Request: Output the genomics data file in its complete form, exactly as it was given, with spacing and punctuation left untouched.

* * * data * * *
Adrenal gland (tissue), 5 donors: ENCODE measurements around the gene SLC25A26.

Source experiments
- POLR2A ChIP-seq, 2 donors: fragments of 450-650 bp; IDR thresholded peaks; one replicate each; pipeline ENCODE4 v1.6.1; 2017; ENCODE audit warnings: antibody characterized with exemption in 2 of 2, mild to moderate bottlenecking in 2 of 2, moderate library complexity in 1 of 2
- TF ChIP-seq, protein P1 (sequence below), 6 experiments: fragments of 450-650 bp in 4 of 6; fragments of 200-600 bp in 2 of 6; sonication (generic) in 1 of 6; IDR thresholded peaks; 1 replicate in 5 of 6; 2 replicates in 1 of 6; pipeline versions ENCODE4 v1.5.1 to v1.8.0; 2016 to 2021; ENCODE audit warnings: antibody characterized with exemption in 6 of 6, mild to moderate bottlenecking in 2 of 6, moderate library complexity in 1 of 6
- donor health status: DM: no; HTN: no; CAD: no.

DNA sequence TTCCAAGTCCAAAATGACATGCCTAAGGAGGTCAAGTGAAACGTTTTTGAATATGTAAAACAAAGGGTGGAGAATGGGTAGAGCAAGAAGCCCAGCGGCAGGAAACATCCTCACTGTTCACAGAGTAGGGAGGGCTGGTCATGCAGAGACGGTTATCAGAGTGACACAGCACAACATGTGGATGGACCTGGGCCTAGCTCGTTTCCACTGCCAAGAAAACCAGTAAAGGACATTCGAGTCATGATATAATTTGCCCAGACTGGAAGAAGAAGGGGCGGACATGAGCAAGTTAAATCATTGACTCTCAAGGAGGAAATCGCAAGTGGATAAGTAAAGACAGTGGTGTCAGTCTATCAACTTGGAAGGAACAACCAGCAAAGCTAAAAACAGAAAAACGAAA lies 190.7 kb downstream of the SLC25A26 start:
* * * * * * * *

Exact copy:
Adrenal gland (tissue), 5 donors: ENCODE measurements around the gene SLC25A26.

Source experiments
- POLR2A ChIP-seq, 2 donors: fragments of 450-650 bp; IDR thresholded peaks; one replicate each; pipeline ENCODE4 v1.6.1; 2017; ENCODE audit warnings: antibody characterized with exemption in 2 of 2, mild to moderate bottlenecking in 2 of 2, moderate library complexity in 1 of 2
- TF ChIP-seq, protein P1 (sequence below), 6 experiments: fragments of 450-650 bp in 4 of 6; fragments of 200-600 bp in 2 of 6; sonication (generic) in 1 of 6; IDR thresholded peaks; 1 replicate in 5 of 6; 2 replicates in 1 of 6; pipeline versions ENCODE4 v1.5.1 to v1.8.0; 2016 to 2021; ENCODE audit warnings: antibody characterized with exemption in 6 of 6, mild to moderate bottlenecking in 2 of 6, moderate library complexity in 1 of 6
- donor health status: DM: no; HTN: no; CAD: no.

DNA sequence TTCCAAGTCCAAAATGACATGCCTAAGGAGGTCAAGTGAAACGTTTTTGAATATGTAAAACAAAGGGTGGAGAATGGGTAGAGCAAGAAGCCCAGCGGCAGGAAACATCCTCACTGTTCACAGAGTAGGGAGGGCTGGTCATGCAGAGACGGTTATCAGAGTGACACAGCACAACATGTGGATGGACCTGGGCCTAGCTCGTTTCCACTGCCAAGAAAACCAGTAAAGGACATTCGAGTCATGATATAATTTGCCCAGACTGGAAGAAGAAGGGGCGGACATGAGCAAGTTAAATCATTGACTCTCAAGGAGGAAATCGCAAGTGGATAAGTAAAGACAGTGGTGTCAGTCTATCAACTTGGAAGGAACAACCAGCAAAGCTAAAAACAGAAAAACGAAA lies 190.7 kb downstream of the SLC25A26 start: